2. Thank you, Bethany! This could have been written about my life and journey with friends (and running). Boston! You got this, girl! Can’t wait to read your chapter.

  3. There is definitely STUFF going around in my life too – stuff I don’t like, loss, pain, stress, affecting my training cycle for my first Boston Marathon. Frustrating. BQ’ing took so many years, so much work, through cancer, family stuff, job changes, multiple moves, etc. But I will do the best I can to honor the race and all it took to get there, toe the start line I’ve earned my place at, and do my best on the day. (as will you) What was the Lauren Fleshman quote I’ve seen? “There are no perfect training cycles, but there is excellent adaptation.” Assess, adapt, overcome.

    And be inspired by the efforts of others, each of us in our own struggles and battles and making our own way in life.

    I am so glad you have friends close by to support you in all things, running included. (I need to find a few locally, all mine are far away)

    I’m glad you started to write too 🙂 (I’ve discovered it’s one way I process as well.) I appreciate your honesty and your way with words, enjoy reading. Hang in there!

  4. I will be running my 7th Boston marathon in April and my 14th marathon overall. It never gets easy, but it never gets old. It’s like opening a gift wrapped box every time. I never know what gift will be in the box, but it is always something new and different. The gift comes with many challenges through the training, but the gift is always there at the finish line. The gift is there on every long run in 5 degrees (Chicago). The gift I receive with each marathon plays a role in my life as I enter each training cycle with new and different STUFF to manage. Like you, this training cycle for Boston, has brought me STUFF like I have never dealt with. I think the gift this time is the opportunity to prove to myself that I am a strong Mother Runner. I am stronger than the STUFF.

    Thank you for your perspective. Your writing is amazing! Your girlfriends were 100% spot on to encourage you to write as you have a gift and a unique style. Enjoy the journey to Boston. The path is long and cold, but the destination is amazing and like no other marathon weekend in the world.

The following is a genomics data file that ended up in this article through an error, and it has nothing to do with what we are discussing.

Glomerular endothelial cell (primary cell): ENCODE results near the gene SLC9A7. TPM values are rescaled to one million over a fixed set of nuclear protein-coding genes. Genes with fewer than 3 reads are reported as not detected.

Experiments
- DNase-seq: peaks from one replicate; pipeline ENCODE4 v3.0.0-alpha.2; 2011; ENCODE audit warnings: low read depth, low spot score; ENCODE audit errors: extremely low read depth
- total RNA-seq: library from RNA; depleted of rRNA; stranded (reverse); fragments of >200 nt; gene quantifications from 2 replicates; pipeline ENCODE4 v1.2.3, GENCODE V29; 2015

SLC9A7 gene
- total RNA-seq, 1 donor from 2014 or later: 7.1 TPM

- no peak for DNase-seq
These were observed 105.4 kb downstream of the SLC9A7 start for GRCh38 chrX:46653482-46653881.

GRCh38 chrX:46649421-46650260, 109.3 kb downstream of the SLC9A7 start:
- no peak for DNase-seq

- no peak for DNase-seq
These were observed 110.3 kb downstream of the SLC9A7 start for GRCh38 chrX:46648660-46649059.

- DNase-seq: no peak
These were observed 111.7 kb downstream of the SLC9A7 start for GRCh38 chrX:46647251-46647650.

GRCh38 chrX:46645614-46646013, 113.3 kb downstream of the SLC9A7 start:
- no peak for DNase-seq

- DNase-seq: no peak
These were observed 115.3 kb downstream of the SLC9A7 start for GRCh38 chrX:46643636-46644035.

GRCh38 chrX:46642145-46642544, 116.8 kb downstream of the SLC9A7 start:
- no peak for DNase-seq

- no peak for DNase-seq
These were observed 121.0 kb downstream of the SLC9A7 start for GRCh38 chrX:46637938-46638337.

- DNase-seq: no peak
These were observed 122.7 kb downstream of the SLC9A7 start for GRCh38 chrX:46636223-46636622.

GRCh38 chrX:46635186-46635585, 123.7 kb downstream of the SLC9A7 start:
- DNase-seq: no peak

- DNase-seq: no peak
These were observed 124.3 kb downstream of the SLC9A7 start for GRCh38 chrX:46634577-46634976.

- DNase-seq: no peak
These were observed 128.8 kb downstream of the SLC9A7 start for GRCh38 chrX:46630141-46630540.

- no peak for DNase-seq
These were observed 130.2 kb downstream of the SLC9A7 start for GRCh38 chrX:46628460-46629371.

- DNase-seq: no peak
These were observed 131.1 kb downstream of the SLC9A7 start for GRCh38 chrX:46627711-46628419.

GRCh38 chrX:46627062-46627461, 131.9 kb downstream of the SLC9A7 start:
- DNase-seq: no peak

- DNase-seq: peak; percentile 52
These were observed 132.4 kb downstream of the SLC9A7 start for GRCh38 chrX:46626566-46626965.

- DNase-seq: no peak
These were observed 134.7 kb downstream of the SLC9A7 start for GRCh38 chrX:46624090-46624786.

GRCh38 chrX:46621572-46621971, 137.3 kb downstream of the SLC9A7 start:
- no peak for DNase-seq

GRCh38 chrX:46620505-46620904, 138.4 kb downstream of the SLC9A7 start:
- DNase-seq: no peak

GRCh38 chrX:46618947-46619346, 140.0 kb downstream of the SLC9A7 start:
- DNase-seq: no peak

5. Nicely put. I had the honor of meeting Kathrine at the NYC Marathon expo this past November. She took time to meet and greet each and every person waiting to talk to her. She asked everyone their story. When I told her I was a first time marathoner she paused and said to everyone in the area “This is Jill. She is a first time marathoner and I am so proud of her. She is fearless.” A burst of applause from the immediate crowd made me beam ear to ear and get misty eyed. She was proud of me like me mom and my sister and my friends. And the way she said it and gave me a hug felt like it was sincere and from the bottom of her heart. She signed my bib upside down so that when the race got hard I could read it and be reminded that I wasn’t in this alone and that I was indeed fearless. I hope you feel that same way on race day. I can honestly say I will be stalking you on Marathon day and wishing you the best of luck. 🙂

  6. Thank you for your honesty. Life is complicated, we all have STUFF. You have an awesome support system in place and I’m happy we share in it.

  7. I will be listening for your “roar” in Connecticut and once heard I will Roar back to cheer you to the finish line xx

  8. Damn! It’s too early to be crying into my coffee!!!!!
    I gasped when I saw the picture of your foyer b/c I wondered if you had snuck into my house and taken a picture of MY foyer.
    I, too, have a solid marriage and a lot (3) of boys. Last August, I went from the “never have I run past 13.1 miles” to starting to train for my first full marathon. I battled two injuries throughout training and a LOT of tears and self-doubt, but on Jan 11 (only last month!), I ran my first 26.2. It was THE most amazing experience of my life. I hate to belittle the births of my children, but I had relatively easy C-sections. The marathon was hard. But it was SO fulfilling.
    Since then, I have kind of meandered through 2-3 runs a week and pushed the thought that I really need to lose 20 pounds to the back of my mind. My marriage is good. My kids are good. But, I, too, have stuff. And I need to deal with it.
    Your piece this morning really spoke to me. It was SO wonderfully written and very inspiring. Thank you!

  9. I’m not sure what to say other than this was an awesome post! And I love cheesy!

    You go girl! Be fearless and run like a girl the whole 26.2 miles:) I’ll be cheering for you from Canada.

  10. Sniff, sniff….you did it to me again Bethany. Love!!!! You got this awesome life changing event momma! Thank you for sharing it with us all.

  11. Not cheesy, awesome.

    ‘Girls compete with each other,women empower one another.’ Nothing could be more true about this tribe.

  12. Bethany, that is awesome. You are truly taking that motto to heart, and yes, you are going to shine because of it. That quote is so true, and stepping out of your comfort zone will give so many great benefits, that you would have never considered before. We will share this post later, as our readers will be inspired by your words. If we can do anything to help, please let us know. You have seen our best advice (well hopefully about how to race well at Boston, and we would love to help more. Keep on rocking. You can do it!